There are organisational costs to training – and not just financial costs but opportunity costs as well as other resources. Course participants invest their precious time and energy in the training – they are also taken out of their comfort zone and feel the stress of doing new things or doing familiar things in a new way. So everybody wants the training to be successful and obtain its perceived benefits. But how do you ensure that training sticks?
How do you ensure that the new skills, knowledge and attitudes learned are transferred back to the workplace? The key is planning for it.
For the successful transfer of learning to the workplace, one must develop a plan that encompasses three phases: the before, during, and after-the-training phases. Each of these phases is explored below.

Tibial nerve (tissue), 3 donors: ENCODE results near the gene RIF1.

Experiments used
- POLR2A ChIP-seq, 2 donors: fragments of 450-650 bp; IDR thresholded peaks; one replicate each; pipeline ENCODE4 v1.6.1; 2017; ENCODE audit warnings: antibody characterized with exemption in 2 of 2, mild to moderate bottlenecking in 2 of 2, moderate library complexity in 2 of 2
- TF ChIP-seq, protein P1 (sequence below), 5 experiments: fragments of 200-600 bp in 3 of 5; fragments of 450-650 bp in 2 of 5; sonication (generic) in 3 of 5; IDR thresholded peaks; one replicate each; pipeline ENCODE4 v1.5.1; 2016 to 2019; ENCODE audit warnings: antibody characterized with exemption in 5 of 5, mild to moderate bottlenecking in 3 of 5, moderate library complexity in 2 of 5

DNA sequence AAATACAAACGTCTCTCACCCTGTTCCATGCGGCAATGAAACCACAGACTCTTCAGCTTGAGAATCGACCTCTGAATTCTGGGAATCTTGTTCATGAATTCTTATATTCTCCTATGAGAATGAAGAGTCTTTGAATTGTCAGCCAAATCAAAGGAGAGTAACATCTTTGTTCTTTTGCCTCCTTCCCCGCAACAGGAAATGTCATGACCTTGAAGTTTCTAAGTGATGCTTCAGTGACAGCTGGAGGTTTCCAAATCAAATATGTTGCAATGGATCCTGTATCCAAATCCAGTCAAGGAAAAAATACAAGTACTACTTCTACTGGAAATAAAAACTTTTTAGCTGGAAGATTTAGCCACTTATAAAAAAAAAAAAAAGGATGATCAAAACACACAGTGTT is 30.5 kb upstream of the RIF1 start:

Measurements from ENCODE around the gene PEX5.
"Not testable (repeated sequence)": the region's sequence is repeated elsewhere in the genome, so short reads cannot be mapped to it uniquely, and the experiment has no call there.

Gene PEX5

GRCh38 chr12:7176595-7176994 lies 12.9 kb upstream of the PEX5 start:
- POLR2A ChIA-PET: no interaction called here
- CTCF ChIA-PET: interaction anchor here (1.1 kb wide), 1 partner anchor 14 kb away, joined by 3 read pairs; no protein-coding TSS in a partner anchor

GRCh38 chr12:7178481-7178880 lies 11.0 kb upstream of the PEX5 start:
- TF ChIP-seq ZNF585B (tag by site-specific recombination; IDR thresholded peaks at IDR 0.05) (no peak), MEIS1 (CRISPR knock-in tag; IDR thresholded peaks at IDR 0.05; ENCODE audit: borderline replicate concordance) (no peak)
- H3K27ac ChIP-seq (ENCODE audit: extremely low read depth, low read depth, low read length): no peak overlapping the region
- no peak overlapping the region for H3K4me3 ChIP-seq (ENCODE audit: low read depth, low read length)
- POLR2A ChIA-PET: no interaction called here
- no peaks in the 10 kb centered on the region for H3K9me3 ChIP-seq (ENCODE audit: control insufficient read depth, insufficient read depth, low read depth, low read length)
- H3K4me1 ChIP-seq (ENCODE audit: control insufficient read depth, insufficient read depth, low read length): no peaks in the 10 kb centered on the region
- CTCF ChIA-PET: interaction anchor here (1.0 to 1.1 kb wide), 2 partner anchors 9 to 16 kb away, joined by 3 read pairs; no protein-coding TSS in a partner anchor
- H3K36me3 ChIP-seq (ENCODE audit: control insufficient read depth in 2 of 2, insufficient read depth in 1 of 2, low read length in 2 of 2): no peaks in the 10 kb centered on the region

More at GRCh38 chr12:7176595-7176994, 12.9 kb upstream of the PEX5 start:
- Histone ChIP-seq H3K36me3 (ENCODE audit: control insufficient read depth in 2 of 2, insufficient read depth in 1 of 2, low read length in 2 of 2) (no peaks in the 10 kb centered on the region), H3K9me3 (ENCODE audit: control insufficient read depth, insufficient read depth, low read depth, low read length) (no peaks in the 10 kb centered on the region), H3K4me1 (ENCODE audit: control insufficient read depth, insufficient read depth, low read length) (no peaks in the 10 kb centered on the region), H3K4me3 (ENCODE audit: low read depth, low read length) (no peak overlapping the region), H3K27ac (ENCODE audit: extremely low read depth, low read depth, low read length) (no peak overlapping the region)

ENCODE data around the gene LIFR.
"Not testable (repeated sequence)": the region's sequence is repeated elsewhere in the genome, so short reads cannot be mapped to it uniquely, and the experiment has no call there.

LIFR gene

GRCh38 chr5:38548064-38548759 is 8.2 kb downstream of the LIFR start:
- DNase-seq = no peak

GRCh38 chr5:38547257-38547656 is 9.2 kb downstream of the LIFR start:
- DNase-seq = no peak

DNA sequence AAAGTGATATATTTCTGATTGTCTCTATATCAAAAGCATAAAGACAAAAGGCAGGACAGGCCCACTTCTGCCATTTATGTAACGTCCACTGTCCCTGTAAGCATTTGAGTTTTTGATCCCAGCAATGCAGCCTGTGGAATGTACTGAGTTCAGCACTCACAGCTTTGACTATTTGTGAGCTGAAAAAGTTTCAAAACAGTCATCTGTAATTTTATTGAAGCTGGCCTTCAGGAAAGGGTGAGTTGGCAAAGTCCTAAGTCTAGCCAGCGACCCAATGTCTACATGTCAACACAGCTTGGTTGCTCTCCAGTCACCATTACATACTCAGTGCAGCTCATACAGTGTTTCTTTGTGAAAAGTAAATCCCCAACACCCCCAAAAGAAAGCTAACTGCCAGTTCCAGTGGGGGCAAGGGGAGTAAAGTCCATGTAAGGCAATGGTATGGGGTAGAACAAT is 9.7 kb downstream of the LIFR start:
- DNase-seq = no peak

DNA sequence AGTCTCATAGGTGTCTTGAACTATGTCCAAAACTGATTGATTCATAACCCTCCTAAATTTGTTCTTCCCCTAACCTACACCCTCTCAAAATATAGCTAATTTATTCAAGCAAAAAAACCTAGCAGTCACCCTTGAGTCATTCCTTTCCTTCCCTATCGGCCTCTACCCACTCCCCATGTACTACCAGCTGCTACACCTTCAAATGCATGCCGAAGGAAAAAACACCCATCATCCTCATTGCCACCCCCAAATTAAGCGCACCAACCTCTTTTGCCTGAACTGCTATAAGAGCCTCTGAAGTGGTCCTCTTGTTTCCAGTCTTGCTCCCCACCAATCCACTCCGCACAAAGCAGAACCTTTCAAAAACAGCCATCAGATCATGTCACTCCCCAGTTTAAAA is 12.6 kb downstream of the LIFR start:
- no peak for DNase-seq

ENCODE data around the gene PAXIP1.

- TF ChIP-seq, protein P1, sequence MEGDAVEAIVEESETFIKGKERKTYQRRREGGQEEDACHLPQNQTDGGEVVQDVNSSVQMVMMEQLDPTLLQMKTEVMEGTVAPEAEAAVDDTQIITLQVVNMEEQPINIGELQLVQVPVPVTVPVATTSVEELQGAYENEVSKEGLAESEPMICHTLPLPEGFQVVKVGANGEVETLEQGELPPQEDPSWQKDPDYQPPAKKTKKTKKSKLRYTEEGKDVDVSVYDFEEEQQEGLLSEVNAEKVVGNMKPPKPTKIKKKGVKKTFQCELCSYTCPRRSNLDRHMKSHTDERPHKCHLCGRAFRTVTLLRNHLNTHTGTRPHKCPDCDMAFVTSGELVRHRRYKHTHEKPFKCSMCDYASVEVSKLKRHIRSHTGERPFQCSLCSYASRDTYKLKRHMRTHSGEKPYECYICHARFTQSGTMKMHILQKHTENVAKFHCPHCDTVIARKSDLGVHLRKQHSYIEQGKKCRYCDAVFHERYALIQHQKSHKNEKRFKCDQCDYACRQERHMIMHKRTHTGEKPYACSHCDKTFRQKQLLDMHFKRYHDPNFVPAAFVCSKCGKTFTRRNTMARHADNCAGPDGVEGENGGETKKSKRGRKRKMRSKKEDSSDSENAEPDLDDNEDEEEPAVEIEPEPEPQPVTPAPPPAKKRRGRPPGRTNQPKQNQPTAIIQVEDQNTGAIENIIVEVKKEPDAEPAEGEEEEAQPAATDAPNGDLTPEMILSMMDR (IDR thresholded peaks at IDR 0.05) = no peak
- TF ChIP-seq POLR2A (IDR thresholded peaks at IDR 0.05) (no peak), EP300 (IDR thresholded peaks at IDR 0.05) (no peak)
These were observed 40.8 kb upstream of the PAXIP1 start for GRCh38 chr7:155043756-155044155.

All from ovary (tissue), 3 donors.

Before the Training
This is the key phase as it is when the overall plan is created – unfortunately, in organisations of all sizes and in all industry sectors, it is frequently neglected. The starting point of course is when the training need was identified, whether this was through a formal Training Needs Analysis (TNA) or as the solution to a performance problem – what goal or objective was identified that the training is to achieve? This objective must be clearly identified. Any fuzziness to this objective will cause multiple problems such as unfocused training provision, lack of relevancy in the content, and unclear success criteria. Evaluation of training requires clear objectives to be set at the outset. So, spending time clarifying this with relevant line managers and those providing the training pays large dividends.
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